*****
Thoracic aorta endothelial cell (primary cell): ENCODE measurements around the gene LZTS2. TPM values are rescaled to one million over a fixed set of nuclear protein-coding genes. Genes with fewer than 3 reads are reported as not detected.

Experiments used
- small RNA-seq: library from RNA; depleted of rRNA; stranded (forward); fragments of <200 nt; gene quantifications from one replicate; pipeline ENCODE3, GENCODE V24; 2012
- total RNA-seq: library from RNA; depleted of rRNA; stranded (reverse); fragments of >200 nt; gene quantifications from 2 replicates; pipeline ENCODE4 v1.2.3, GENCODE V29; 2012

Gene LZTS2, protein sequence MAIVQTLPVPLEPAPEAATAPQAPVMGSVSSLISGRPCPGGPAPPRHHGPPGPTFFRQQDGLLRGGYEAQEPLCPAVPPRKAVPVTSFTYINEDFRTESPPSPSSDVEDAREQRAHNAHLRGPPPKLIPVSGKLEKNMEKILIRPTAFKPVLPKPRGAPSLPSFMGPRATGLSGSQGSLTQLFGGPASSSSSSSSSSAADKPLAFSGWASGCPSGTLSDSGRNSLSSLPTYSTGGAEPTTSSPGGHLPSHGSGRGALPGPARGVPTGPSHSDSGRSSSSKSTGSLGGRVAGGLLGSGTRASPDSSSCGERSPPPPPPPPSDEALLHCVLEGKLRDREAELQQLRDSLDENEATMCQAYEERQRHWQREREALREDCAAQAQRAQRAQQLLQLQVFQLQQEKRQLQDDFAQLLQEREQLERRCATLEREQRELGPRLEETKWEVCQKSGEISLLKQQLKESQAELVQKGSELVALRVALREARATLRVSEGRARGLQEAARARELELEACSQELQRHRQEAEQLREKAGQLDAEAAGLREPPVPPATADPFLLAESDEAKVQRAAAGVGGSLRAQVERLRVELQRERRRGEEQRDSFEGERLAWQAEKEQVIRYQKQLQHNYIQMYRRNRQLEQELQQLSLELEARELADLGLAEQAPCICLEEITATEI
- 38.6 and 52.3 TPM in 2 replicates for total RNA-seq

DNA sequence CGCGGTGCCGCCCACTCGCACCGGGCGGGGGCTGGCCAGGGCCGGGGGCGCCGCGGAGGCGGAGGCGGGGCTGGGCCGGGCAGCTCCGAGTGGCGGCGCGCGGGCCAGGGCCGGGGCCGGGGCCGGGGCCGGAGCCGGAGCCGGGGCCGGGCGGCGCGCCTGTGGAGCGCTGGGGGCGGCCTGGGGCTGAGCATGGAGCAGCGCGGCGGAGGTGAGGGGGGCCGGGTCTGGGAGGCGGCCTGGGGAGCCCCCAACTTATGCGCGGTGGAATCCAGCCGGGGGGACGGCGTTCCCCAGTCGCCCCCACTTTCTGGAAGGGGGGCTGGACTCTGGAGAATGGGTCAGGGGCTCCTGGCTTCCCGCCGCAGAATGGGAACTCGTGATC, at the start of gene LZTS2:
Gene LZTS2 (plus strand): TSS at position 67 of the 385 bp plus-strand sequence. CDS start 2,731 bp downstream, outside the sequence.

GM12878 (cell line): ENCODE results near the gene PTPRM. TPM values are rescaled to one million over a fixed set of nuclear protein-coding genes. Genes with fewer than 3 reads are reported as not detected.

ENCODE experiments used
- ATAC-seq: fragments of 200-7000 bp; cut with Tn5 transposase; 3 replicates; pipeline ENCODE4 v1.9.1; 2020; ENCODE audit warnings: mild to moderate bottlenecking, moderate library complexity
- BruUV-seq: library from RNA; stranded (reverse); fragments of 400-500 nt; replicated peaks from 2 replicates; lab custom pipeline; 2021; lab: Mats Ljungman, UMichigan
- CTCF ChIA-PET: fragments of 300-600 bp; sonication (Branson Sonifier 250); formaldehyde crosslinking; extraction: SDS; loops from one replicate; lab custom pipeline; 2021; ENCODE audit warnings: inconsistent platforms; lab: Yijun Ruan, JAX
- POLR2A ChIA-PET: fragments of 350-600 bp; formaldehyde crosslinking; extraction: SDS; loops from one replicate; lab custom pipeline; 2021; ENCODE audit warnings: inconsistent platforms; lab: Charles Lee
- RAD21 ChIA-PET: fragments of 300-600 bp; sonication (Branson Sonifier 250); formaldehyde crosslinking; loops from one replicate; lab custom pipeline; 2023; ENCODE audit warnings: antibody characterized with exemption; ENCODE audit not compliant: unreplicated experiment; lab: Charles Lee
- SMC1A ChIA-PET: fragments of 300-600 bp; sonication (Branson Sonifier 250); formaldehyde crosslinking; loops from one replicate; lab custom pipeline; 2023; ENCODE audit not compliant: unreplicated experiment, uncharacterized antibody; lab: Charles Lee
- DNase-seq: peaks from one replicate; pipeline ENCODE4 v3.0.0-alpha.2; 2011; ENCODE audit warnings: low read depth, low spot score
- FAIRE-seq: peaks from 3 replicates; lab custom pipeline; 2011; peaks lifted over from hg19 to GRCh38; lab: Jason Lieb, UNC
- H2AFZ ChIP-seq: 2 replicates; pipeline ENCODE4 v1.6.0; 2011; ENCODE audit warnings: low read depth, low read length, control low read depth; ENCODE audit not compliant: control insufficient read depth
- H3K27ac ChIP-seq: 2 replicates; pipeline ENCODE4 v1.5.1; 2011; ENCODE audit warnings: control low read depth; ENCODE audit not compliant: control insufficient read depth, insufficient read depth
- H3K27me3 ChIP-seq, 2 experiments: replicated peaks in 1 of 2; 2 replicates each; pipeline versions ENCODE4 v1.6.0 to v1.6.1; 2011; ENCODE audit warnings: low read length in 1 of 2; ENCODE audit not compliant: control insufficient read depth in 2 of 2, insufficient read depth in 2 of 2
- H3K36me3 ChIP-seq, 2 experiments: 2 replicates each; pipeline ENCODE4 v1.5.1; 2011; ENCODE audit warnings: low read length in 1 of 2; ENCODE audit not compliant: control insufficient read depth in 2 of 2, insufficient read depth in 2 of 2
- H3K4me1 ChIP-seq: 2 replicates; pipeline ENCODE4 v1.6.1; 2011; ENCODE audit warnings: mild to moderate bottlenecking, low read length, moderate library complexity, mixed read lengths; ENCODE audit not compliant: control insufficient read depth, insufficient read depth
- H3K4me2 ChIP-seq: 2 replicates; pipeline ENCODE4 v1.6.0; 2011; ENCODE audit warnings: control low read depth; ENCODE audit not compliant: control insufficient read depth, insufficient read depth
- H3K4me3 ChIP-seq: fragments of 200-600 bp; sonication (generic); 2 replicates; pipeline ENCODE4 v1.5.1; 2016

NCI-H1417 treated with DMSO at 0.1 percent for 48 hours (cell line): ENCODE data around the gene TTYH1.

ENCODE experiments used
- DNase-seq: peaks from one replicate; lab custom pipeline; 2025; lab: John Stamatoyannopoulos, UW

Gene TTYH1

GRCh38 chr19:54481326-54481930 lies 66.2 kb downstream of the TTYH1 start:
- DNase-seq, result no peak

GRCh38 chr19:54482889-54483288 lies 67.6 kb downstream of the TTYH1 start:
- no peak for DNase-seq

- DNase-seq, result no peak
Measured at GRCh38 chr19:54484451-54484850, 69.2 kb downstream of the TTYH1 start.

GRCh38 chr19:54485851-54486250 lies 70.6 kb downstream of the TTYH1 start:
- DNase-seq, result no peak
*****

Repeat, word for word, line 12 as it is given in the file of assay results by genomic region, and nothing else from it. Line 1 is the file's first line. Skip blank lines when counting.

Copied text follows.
- BruUV-seq: library from RNA; stranded (reverse); fragments of 400-500 nt; replicated peaks from 2 replicates; lab custom pipeline; 2021; lab: Mats Ljungman, UMichigan